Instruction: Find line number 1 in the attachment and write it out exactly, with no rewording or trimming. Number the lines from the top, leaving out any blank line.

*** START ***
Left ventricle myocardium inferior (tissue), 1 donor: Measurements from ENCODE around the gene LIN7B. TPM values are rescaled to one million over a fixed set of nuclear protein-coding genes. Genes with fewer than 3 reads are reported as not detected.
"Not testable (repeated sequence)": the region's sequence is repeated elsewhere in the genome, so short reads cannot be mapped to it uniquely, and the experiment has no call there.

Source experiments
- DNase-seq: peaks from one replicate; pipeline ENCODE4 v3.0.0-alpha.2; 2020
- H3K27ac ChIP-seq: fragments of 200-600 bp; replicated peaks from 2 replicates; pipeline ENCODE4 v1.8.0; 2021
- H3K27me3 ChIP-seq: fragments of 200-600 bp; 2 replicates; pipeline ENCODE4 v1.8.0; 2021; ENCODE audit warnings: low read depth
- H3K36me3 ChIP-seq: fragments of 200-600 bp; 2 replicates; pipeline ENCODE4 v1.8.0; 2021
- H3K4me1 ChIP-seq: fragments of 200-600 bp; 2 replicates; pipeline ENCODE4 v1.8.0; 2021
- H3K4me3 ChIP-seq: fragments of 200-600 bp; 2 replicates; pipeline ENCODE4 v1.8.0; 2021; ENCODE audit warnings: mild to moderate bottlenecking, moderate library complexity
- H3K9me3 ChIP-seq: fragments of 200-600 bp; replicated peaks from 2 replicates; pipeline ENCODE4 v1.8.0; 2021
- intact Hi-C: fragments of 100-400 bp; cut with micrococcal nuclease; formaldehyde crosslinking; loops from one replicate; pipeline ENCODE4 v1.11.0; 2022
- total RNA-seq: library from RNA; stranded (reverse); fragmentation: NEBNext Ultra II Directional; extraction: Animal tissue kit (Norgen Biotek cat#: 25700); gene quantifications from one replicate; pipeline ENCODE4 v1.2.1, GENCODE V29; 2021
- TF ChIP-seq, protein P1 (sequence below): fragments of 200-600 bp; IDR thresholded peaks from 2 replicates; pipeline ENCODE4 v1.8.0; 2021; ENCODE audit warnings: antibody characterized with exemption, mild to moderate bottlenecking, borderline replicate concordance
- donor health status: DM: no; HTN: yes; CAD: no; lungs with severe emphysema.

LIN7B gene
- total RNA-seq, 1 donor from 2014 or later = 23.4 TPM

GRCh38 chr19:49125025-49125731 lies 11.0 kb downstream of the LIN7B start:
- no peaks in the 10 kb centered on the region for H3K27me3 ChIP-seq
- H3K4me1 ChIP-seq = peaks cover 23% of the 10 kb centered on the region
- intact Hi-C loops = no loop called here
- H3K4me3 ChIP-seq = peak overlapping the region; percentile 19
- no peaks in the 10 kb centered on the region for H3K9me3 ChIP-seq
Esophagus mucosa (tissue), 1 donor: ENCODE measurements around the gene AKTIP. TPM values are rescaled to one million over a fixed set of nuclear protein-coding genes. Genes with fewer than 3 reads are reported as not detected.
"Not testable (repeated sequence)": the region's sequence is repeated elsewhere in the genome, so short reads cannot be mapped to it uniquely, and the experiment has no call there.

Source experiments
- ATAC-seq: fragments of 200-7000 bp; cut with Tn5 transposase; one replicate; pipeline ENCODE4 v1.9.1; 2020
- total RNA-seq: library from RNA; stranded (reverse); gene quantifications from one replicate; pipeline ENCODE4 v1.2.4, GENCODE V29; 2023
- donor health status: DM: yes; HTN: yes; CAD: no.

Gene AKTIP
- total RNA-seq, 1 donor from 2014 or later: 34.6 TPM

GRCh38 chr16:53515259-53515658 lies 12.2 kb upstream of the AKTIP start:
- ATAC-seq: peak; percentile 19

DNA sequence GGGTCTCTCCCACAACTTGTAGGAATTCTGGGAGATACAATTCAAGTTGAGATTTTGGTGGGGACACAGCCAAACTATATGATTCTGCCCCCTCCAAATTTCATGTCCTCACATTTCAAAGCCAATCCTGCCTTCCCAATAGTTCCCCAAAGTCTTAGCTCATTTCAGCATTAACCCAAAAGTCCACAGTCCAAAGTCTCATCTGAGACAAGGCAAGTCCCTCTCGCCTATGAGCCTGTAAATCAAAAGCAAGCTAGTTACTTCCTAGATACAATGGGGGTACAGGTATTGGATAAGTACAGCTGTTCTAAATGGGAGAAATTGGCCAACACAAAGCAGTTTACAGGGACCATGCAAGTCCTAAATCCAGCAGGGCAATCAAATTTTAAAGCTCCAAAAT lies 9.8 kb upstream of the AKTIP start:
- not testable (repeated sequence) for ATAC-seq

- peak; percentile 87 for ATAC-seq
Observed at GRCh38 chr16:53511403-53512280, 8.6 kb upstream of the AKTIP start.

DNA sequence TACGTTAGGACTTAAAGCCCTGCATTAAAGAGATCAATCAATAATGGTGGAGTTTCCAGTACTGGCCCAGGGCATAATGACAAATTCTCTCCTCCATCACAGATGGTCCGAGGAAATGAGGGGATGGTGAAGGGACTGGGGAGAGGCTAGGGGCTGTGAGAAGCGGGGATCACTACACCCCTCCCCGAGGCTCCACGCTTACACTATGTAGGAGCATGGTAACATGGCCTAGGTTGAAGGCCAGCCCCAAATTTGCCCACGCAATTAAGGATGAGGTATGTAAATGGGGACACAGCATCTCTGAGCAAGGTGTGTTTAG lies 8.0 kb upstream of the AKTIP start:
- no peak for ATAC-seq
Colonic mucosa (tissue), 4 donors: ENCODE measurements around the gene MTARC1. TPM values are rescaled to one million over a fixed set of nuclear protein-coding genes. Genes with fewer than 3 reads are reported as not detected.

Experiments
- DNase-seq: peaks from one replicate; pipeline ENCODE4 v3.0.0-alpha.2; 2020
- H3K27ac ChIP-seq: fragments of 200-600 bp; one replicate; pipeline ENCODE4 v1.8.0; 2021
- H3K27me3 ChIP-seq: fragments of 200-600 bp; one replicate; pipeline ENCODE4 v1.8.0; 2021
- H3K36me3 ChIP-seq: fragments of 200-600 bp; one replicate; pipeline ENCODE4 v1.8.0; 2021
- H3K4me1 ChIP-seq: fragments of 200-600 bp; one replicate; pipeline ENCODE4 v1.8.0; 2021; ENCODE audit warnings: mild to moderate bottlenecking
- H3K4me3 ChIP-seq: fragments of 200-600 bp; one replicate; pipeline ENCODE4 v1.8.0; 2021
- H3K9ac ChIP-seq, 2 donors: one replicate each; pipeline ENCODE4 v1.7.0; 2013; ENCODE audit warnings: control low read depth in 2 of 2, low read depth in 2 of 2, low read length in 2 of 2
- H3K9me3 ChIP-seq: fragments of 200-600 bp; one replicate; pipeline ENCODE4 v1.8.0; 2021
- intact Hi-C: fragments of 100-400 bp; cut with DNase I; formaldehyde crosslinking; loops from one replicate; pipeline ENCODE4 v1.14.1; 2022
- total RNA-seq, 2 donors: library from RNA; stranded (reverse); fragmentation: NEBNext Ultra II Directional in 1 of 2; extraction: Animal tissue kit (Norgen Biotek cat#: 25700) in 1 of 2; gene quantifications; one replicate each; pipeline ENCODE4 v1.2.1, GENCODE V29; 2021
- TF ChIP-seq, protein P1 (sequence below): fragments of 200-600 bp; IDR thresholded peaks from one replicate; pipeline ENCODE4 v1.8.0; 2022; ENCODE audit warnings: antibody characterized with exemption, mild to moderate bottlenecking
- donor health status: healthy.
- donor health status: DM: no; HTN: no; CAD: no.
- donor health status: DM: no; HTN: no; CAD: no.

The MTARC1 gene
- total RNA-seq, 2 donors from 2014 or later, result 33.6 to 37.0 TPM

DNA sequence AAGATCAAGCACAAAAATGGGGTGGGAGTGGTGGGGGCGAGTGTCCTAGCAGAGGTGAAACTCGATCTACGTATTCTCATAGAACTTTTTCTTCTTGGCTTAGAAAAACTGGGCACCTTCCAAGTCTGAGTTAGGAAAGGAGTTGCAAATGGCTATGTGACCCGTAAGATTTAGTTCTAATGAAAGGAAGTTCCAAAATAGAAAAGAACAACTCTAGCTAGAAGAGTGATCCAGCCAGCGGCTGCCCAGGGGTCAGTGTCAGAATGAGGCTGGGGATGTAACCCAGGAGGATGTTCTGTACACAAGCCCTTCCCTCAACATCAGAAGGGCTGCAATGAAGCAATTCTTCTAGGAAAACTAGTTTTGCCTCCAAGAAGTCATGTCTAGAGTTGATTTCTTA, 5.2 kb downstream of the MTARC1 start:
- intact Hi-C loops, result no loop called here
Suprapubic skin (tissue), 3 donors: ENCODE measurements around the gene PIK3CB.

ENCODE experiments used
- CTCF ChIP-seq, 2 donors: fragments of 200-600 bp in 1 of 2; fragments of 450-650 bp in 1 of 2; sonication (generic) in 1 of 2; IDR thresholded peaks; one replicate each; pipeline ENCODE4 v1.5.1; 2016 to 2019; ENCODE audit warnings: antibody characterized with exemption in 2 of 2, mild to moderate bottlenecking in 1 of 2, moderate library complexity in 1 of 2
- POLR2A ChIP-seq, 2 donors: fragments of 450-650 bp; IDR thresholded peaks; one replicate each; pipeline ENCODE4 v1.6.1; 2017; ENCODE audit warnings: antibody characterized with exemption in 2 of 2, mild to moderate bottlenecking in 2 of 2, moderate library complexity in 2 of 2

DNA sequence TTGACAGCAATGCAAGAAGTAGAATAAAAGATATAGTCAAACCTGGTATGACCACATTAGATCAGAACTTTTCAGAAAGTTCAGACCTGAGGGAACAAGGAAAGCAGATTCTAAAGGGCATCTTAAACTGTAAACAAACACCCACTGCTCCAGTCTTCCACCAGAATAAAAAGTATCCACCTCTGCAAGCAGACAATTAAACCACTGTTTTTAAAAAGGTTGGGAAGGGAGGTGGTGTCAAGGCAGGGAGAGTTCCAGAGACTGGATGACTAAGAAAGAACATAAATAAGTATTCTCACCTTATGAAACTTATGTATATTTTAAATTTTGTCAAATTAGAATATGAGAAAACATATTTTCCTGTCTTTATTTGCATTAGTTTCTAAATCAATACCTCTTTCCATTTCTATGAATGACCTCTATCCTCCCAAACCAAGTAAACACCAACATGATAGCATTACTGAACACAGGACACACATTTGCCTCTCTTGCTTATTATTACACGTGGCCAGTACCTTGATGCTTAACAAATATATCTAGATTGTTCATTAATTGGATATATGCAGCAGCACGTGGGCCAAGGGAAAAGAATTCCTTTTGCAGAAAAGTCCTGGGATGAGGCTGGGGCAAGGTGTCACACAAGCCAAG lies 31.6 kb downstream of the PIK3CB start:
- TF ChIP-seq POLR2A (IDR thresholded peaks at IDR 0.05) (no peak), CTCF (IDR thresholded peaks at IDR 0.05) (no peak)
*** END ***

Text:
Left ventricle myocardium inferior (tissue), 1 donor: Measurements from ENCODE around the gene LIN7B. TPM values are rescaled to one million over a fixed set of nuclear protein-coding genes. Genes with fewer than 3 reads are reported as not detected.